Have you ever been stuck? I’m talking about being physically good and stuck. I have and it’s an experience I don’t think I will be forgetting anytime soon.
In January of this year, Atlanta, GA experienced a huge ice freeze up that halted all traffic and movement on small and big roads. While it goes without saying we were definitely not prepared for the ice-tastrophe, it’s the individual stories of panic, bumper to bumper standstill, and strangers helping strangers that grabbed many people’s attention.
I left work around 2:00pm after being released. I could see the cars piling up outside. I figured I’d rather be inching home an extra hour or two than stay at work, so I headed out.
The first two hours I listened to music and caught up on podcasts. Well, by hour five, I was only 1 mile down the road. Anxiety began to take over.
The biggest obstacle was not being able to see ahead of me.
I would slowly creep up an inch at a time thinking I was getting somewhere only to see that I was now behind a car with it’s four way flashers on. The constant obstacle course was aggravating.
I was thankful to not have a child or anyone else depending on me while I was stuck. But I also began to feel sorry for myself for not having anyone fighting through the crowds to get to me. I know, it’s always something, isn’t it?
At 7:00pm I knew something was terribly wrong. It was beginning to get dark and cars tires and semi trucks were skidding all around me.
The darkness. The immobility. It was suffocating.
By 8:00pm I made it to the top of a hill and all I could see was darkness. There must have been an accident that was finally cleared up. Black ice had now covered the road that was traffic-less for so long.
Strangers were coaching drivers to “Go up the hill but don’t break!” I told one man that I was giving up. “No!” he pleaded, “You’re so close!”
“Yes,” I said, “but I have 7 more miles to go and who knows what’s beyond that hill.”
My game plan to get home had turned from comfort to reality. A friend that lived a short ways down the road opened her home to me and I was very grateful. I just had to get over one more bridge and then I could park my car on the side of the road and walk.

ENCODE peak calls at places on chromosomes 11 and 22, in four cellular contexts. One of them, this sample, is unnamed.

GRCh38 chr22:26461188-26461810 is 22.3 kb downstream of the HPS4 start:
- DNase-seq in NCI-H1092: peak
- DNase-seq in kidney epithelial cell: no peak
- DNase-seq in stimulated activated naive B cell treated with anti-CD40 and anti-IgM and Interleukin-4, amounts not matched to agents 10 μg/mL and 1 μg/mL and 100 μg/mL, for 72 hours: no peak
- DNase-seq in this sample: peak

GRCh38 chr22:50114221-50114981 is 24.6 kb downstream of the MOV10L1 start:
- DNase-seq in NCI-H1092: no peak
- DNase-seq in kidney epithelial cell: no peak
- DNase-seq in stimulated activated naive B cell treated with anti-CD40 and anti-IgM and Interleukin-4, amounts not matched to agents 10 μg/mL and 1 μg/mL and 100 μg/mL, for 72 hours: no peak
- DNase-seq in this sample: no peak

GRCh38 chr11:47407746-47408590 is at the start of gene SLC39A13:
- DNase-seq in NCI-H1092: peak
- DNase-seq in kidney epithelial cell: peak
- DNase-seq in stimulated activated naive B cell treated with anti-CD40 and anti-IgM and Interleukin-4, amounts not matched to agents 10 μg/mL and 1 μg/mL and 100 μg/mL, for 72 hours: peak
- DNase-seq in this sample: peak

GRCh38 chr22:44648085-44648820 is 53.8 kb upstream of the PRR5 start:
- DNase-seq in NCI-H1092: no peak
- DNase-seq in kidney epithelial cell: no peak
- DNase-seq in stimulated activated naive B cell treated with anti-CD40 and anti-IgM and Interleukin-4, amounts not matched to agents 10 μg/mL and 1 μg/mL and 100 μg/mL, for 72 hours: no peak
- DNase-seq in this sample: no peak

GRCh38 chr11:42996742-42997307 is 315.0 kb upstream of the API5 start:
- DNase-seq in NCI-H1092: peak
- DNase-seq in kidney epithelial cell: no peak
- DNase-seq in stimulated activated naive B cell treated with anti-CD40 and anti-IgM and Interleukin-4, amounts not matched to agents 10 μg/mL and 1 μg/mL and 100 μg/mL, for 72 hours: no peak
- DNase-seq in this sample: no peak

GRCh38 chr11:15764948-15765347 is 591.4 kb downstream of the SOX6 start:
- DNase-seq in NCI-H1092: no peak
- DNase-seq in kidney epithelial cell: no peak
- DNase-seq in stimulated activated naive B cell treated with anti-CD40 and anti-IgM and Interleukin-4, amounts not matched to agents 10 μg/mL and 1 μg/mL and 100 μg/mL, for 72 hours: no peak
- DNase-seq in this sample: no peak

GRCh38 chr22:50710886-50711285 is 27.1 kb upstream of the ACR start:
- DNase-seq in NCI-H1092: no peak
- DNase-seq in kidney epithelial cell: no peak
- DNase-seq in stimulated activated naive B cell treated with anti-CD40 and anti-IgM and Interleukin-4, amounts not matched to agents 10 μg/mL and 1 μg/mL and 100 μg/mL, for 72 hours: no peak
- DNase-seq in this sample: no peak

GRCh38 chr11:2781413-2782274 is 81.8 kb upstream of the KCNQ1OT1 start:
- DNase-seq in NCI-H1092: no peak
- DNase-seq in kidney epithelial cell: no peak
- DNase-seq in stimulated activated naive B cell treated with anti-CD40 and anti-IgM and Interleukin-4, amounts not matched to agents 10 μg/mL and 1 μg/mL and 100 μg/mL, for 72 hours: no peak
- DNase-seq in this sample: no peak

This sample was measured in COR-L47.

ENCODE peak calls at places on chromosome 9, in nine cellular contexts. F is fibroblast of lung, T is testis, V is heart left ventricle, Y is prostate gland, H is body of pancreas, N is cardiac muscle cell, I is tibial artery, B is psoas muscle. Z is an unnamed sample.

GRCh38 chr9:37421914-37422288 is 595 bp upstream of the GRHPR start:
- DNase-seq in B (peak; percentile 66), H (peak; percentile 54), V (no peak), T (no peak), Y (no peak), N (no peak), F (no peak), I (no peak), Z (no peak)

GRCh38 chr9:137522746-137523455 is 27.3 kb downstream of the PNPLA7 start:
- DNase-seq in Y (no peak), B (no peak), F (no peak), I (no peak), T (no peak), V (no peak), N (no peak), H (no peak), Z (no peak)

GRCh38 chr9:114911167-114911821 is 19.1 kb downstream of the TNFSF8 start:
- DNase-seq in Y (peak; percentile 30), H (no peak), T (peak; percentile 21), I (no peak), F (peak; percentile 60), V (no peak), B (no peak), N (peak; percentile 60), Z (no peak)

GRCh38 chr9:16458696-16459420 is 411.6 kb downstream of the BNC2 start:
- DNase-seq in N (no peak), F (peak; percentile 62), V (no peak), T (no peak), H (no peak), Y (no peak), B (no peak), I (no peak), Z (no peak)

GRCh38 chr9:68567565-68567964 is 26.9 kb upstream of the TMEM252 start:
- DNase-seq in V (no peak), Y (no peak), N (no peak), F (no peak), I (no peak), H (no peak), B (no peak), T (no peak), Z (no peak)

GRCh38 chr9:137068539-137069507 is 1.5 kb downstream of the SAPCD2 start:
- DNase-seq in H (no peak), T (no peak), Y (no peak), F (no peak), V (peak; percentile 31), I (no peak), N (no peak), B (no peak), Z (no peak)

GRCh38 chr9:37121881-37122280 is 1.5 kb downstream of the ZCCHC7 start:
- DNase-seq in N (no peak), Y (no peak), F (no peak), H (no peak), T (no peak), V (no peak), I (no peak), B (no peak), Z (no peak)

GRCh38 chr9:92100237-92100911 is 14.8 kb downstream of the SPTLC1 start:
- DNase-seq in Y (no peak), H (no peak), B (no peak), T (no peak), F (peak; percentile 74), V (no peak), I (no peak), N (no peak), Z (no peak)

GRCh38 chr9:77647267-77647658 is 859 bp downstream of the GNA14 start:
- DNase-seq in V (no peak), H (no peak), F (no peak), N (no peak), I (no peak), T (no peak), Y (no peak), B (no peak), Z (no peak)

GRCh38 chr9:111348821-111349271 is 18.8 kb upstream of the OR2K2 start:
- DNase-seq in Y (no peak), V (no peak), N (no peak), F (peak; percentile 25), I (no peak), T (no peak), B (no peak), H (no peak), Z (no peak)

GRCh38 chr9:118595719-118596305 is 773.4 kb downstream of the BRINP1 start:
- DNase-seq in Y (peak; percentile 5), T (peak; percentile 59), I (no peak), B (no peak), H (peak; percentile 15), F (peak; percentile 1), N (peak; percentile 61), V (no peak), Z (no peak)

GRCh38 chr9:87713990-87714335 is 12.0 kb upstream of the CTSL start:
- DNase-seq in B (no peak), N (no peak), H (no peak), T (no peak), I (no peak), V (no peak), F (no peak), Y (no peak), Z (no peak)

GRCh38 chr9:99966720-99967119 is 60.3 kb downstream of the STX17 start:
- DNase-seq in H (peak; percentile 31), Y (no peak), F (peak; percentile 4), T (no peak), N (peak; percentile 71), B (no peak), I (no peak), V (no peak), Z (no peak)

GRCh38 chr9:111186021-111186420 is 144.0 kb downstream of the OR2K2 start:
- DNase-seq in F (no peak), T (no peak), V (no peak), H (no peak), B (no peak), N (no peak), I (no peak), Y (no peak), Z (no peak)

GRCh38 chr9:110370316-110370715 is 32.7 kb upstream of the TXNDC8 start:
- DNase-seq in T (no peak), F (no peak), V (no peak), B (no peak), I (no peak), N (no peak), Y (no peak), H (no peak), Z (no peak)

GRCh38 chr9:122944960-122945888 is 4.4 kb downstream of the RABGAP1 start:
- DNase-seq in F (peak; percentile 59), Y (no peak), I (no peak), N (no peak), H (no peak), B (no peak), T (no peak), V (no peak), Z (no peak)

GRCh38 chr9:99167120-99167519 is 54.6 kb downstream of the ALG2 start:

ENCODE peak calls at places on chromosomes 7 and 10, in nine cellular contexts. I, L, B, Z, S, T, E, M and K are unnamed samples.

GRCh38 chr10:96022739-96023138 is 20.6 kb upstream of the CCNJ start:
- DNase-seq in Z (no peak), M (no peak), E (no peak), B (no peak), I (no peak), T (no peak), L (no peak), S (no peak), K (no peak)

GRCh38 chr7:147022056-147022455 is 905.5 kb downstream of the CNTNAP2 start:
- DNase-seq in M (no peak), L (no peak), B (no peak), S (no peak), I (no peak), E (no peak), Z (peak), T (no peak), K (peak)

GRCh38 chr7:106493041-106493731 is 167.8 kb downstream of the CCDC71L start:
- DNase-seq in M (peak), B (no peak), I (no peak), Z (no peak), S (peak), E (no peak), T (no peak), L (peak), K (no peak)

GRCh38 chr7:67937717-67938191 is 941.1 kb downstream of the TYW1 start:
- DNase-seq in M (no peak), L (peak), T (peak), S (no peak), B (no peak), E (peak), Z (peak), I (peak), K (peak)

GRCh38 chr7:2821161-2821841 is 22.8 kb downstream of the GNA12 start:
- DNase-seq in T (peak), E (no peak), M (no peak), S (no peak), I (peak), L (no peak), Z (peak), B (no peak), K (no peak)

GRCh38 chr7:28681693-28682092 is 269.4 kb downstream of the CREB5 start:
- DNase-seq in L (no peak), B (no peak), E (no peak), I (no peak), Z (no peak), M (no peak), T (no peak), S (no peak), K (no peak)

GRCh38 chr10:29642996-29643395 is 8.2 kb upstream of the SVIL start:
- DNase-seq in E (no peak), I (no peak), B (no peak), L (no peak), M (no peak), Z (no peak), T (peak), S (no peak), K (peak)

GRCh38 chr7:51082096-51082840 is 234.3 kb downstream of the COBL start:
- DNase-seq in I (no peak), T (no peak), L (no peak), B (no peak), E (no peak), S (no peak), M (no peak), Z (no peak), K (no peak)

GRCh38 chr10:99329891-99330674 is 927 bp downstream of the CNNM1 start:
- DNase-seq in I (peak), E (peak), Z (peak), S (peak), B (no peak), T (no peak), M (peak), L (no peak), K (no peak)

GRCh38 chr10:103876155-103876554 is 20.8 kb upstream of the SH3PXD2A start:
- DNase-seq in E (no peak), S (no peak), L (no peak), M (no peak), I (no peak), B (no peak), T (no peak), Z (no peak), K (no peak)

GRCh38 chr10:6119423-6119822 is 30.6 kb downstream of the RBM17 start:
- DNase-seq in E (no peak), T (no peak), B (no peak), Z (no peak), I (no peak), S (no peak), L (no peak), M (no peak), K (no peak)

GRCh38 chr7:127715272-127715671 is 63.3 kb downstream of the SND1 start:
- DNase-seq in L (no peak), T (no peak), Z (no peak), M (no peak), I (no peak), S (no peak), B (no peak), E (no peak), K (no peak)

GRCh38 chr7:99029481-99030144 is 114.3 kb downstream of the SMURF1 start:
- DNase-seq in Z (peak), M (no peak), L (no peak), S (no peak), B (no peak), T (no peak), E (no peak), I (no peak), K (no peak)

After making it over a slippery bridge I knew my time was done. Once I inched past the guardrails around 11:00pm, I parked it.
Over those 9 hours, and 2 miles traveled, I had many emotions. Hope to get out of work and home safely, concern with traffic being so slow, annoyance at drivers weaving in and out, panic that I was never going to get out of my car, fear of being hit or sliding into someone, anxiety about what I should do with my car and myself, and resolution to take the next plausible step towards safety.
My concern and scope went from miles wide to inch by inch as the time progressed.
The experience I went through over those 9 hours was unique, but the emotions I felt weren’t unique to me at all.
Hope. Concern. Annoyance. Panic. Fear. Anxiety. Resolution.
In Matthew 6:25-34, we are encouraged and instructed by Jesus to not worry. He is speaking to His disciples reminding them, and us, how God takes care of the birds and flowers and how much more he will take care of His children. He states,
“Therefore do not worry about tomorrow, for tomorrow will worry about itself. Each day has enough trouble of its own.” (Matt 6:34)
That icy Tuesday had enough trouble of its own.
I wouldn’t want myself to have known on Monday what Tuesday held. I find that verse so comforting and yet one of the hardest things for me to wrap my mind around and to remember.
So, are you in a “stuck” moment? You don’t know what the next step is but you feel an anxious “pause” looming over you. Maybe you lost your job or got cut back, you’re thinking about the direction you want to take a relationship, or you could be contemplating a big move.
When we are in a moment that is out of our control, it’s hard to not look ahead and try to “plan” it all out.
What I’ve found is that God only gives us what will get us through that day because if he told us the entire story we would be overcome.
Sitting in my car with no where to go, no control over if someone hit me, or wondering what could be just over that dark icy hill, I just began praising God. When my car was skidding over the icy bridge it was by God’s grace that I didn’t hit anyone.
I had no control.
I found myself reciting praises as I tightly gripped the steering wheel: “Praise you, Jesus! Thank you, Lord. Just one more inch.”
And He got me through.
I wouldn’t say that my words made anything happen. I don’t give myself that much credit. What I would say is that turning my worry into praise shifted my insides. I was taking it one second at a time.
Literally, one inch at a time.
If you are “stuck” right now in life, please continue to pray for the next step. You may want the next year’s game plan, but let God lead you one day at a time for a while.
He will send you answers and opportunities. I believe that.
Open up your eyes and ears to hear what He wants you to do. It may seem crazy and it may make you sweat…but trust Him. And if you start sliding on thin ice, praise Him anyway.
Mandy Smith is a joyful 30-something single living in GA. She is a full-time Speech-Language Pathologist. Her loves include Jesus, her family and friends, creativity, playing guitar and singing, coffee, laughing, and of course, writing! You can read more of her writing on her website www.myjoyousheart.com and connect with her on Facebook and Twitter.